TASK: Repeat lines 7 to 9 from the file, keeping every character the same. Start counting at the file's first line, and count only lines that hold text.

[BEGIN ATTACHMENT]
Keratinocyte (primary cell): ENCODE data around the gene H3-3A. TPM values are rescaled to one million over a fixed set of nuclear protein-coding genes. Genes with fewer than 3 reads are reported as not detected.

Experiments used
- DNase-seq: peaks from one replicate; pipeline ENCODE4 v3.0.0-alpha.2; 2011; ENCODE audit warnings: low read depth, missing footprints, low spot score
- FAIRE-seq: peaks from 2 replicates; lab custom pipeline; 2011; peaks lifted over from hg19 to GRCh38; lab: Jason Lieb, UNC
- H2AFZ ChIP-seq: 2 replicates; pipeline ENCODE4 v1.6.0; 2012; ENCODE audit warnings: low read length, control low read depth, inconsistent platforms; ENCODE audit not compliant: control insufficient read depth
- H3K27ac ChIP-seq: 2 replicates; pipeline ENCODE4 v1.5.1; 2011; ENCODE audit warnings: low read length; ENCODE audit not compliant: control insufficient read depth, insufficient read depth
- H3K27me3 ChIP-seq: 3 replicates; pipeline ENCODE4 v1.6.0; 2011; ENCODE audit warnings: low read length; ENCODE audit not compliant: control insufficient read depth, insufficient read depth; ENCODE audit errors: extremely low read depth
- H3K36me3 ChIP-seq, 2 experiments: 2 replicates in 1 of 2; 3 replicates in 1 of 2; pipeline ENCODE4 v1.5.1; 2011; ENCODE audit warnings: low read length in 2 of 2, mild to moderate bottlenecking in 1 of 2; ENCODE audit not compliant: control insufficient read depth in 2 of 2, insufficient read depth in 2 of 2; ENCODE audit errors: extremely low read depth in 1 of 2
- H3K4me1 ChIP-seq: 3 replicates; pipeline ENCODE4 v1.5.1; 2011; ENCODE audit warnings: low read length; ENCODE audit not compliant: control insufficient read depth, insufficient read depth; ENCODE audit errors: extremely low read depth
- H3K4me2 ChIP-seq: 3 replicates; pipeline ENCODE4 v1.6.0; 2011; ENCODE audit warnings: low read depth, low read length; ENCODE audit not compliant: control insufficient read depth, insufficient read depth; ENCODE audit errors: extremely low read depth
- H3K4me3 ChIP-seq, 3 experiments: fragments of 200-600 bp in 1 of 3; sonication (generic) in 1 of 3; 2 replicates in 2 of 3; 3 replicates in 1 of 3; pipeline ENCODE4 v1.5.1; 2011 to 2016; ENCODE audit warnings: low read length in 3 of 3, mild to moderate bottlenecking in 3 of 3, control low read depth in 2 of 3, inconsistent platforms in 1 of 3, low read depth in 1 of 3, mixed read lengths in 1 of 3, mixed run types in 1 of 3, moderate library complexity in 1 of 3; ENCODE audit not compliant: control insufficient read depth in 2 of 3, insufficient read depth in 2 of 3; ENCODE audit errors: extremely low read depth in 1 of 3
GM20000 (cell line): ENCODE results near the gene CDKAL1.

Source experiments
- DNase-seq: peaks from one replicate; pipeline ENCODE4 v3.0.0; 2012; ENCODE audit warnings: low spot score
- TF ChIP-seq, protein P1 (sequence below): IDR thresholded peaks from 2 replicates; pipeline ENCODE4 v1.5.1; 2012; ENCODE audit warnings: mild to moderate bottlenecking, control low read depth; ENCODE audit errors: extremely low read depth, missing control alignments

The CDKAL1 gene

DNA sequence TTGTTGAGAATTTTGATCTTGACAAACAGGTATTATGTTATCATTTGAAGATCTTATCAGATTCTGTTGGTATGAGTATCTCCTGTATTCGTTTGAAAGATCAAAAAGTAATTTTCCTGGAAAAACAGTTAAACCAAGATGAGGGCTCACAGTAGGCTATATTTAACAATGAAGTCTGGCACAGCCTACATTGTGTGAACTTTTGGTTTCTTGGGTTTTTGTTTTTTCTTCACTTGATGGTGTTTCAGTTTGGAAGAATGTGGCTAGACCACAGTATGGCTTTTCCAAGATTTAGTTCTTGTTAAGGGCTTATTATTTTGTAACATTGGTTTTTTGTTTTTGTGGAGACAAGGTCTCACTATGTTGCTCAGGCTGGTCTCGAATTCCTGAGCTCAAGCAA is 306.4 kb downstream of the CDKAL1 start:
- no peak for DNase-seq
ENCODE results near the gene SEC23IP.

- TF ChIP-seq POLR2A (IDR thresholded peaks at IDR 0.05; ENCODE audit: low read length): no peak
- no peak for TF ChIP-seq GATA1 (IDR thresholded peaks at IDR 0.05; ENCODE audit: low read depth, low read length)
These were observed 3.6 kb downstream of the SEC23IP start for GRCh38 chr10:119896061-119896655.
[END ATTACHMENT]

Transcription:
- H3K27me3 ChIP-seq: 3 replicates; pipeline ENCODE4 v1.6.0; 2011; ENCODE audit warnings: low read length; ENCODE audit not compliant: control insufficient read depth, insufficient read depth; ENCODE audit errors: extremely low read depth
- H3K36me3 ChIP-seq, 2 experiments: 2 replicates in 1 of 2; 3 replicates in 1 of 2; pipeline ENCODE4 v1.5.1; 2011; ENCODE audit warnings: low read length in 2 of 2, mild to moderate bottlenecking in 1 of 2; ENCODE audit not compliant: control insufficient read depth in 2 of 2, insufficient read depth in 2 of 2; ENCODE audit errors: extremely low read depth in 1 of 2
- H3K4me1 ChIP-seq: 3 replicates; pipeline ENCODE4 v1.5.1; 2011; ENCODE audit warnings: low read length; ENCODE audit not compliant: control insufficient read depth, insufficient read depth; ENCODE audit errors: extremely low read depth